Let’s return to some commonsense ideas: if you invite somebody to a party at your house, you should be careful to make sure there is nothing dangerous in your house that might hurt your guest. By contrast, it would be very strange if you had to be just as careful for a burglar who breaks into your house! Thus, the law divides premises liability plaintiffs into three categories: trespasses, licensees, and invitees.


A trespasser is “one who unlawfully enters the land of another.” Generally speaking, landowners have no duty of care to trespassers. So if you were on somebody’s property without permission and got hurt by a hazard there, you will find it difficult to sue them successfully.

This rule grows a bit more complicated if the landowner had reason to know the trespasser was on the property. In those cases, the landowner has a duty to use “reasonable care” to avoid injury. And if a landowner knows that trespassers are routinely entering his or her property and does nothing to stop it, the landowner gains the same duties that he or she would have to licensees (see next section).

Finally, if the trespasser is a child, landowners have a duty to protect that child from “dangerous instrumentalities” on his or her property. This duty appears only if three conditions are met:

  • something on the land is physically dangerous,
  • the danger is “hidden” or not obvious, and
  • the danger is accessible to children and near a place where children gather.

For example, Virginia courts have held that electric wires and explosives—but not barbed wire, road scrapers, or ponds—are “dangerous instrumentalities.”


A licensee is “one who enters for his own convenience or benefit with the knowledge and consent, express or implied, of the owner or occupier.” In other words, a licensee is anyone who enters on another’s land with permission but is not an invitee (see next section).

As mentioned in the previous section, a trespasser may become a licensee if the landowner becomes aware of the trespasser’s presence and does nothing about it. Social guests, hunters, and employees who remain in areas where they have no work to do may also be licensees.

A landowner’s duty of care to licensees is similar to a landowner’s duty of care to trespassers. In both cases, the person visiting the land is expected to look out and protect themselves from dangers.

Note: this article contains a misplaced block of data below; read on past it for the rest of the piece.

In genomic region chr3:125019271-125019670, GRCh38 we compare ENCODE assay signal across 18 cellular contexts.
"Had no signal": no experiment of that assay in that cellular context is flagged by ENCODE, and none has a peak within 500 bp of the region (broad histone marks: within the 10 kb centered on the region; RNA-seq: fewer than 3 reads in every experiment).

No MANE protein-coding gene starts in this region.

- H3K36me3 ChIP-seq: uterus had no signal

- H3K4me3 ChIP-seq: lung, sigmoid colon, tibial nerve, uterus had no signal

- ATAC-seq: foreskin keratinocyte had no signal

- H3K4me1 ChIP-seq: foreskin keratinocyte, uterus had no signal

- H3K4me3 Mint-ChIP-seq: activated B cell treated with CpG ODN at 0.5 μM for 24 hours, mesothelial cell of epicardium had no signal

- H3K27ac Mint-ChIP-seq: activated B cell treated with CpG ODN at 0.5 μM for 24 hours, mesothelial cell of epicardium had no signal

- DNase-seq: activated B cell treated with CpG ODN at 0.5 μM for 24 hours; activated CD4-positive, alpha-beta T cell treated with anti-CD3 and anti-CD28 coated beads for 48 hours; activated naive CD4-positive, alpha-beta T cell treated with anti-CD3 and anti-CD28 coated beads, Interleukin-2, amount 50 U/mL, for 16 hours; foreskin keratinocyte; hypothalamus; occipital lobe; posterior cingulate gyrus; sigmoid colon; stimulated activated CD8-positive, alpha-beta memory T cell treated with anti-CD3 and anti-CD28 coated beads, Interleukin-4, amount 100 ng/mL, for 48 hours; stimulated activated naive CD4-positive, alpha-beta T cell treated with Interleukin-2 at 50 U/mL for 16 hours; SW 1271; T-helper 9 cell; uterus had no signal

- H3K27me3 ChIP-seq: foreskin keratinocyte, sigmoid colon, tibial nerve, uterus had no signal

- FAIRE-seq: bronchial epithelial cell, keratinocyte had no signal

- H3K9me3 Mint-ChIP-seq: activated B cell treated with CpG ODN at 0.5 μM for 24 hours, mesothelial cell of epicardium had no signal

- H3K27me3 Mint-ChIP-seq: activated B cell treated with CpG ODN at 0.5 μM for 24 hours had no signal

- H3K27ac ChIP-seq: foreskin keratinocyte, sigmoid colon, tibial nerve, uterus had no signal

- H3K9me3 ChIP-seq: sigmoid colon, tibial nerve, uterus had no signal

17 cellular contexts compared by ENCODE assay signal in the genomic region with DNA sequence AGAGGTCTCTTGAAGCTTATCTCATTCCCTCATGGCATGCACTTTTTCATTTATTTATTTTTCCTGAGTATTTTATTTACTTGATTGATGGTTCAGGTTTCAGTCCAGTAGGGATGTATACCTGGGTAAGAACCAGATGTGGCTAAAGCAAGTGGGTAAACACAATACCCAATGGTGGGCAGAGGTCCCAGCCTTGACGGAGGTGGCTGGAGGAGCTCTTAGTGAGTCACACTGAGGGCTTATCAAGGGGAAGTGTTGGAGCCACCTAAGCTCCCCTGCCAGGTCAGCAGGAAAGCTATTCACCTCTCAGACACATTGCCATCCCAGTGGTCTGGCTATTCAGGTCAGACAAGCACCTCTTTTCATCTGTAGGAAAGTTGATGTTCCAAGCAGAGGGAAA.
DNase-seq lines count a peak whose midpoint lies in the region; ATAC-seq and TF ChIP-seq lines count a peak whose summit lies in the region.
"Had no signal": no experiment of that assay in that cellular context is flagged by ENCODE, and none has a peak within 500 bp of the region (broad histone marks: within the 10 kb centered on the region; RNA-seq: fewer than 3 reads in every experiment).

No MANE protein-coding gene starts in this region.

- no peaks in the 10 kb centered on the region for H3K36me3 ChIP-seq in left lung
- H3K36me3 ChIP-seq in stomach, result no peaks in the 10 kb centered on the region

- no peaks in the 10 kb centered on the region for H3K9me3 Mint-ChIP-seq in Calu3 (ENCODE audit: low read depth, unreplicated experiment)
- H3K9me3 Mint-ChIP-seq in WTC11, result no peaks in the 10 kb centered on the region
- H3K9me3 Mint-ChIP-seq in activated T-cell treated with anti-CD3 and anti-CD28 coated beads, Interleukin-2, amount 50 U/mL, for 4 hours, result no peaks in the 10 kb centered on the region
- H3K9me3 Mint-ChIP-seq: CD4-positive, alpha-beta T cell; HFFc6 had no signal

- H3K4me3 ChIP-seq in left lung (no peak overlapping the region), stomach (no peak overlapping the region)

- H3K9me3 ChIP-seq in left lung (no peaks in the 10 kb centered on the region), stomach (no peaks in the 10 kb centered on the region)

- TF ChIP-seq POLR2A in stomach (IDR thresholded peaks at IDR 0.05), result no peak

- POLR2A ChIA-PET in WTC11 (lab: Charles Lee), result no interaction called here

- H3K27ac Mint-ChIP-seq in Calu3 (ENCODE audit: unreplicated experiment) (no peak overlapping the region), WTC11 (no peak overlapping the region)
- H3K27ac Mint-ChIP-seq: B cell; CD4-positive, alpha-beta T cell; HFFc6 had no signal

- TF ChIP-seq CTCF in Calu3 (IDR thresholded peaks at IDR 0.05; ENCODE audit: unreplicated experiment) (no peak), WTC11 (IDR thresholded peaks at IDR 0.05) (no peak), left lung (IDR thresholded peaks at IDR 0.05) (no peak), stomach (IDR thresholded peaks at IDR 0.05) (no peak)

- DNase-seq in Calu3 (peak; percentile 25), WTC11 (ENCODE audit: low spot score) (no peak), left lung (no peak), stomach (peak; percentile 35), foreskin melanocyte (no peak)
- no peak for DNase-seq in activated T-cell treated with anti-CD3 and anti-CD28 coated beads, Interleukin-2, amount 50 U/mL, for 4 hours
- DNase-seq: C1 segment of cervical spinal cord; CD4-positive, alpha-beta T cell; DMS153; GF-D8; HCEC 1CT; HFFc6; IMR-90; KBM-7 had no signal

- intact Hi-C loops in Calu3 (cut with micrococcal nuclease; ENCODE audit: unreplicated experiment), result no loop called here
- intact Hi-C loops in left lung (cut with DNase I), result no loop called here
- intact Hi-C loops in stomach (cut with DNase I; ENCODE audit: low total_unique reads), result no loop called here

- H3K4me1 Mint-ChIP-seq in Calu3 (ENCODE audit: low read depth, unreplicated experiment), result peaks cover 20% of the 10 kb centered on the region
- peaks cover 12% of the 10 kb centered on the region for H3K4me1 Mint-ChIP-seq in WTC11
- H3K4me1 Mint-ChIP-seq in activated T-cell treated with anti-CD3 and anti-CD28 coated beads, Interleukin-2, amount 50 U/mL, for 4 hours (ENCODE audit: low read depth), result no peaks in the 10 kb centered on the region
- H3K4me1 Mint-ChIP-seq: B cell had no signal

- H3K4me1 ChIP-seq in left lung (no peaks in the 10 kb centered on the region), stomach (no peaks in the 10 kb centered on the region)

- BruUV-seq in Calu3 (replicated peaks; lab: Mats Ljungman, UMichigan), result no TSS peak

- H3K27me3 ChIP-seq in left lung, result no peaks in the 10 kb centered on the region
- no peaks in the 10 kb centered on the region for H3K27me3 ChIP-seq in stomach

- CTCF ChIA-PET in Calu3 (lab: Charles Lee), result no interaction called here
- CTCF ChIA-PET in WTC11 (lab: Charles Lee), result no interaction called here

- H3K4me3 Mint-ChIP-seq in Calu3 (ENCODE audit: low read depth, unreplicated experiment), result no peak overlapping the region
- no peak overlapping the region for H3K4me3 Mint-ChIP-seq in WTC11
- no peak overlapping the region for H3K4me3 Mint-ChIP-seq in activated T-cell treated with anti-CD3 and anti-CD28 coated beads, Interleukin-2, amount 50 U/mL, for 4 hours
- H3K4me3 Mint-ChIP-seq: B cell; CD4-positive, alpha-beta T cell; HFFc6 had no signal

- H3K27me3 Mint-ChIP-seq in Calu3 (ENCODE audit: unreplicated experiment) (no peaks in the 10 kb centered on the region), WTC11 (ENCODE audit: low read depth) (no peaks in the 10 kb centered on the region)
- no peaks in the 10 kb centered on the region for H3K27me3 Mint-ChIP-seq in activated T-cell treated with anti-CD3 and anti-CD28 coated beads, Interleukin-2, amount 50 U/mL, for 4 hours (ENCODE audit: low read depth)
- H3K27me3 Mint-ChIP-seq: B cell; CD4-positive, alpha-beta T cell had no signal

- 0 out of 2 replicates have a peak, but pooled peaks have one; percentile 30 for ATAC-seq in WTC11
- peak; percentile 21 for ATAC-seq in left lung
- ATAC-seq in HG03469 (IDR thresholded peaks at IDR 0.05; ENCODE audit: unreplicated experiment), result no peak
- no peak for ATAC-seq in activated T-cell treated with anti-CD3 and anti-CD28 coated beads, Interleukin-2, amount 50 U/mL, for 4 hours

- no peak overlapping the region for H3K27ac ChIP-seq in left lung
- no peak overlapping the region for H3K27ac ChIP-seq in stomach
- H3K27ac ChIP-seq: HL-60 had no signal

There are, however, two exceptions. First, if the landowner knows about a hidden danger on the land (or should know about it), they must make it less dangerous—or at least warn licensees of the danger. Second, if the landowner is actively engaged in a dangerous activity on the land, they need to exercise “reasonable care” not to injure any licensees.


On first glance, it might seem that an “invitee” is anyone invited onto a property. However, the law is a little more complicated than that: although people invited onto property are usually invitees, some invited persons, such as social guests, are legally “licensees.” A more accurate explanation would be that an invitee is invited onto a property to take part in the landowner’s business. Thus, invitees are sometimes called “business visitors.”

Keep in mind that “business” can go beyond commercial activities to include things like government or charity work. As a result, customers, employees, independent contractors, and tenants of a landowner are all considered invitees. Other groups considered invitees include delivery workers, parishioners (at a place of worship), spectators (at a theatre or sports event), real estate agents hospital visitors, hotel guests, people seeking directions, and emergency responders (such as police officers and firefighters).

Example: Because Mr. Plaintiff was a customer of Defendant Supermarket when he slipped and fell, he is legally an invitee of Defendant Supermarket. This improves the chance that Mr. Plaintiff can successfully sue Defendant Supermarket.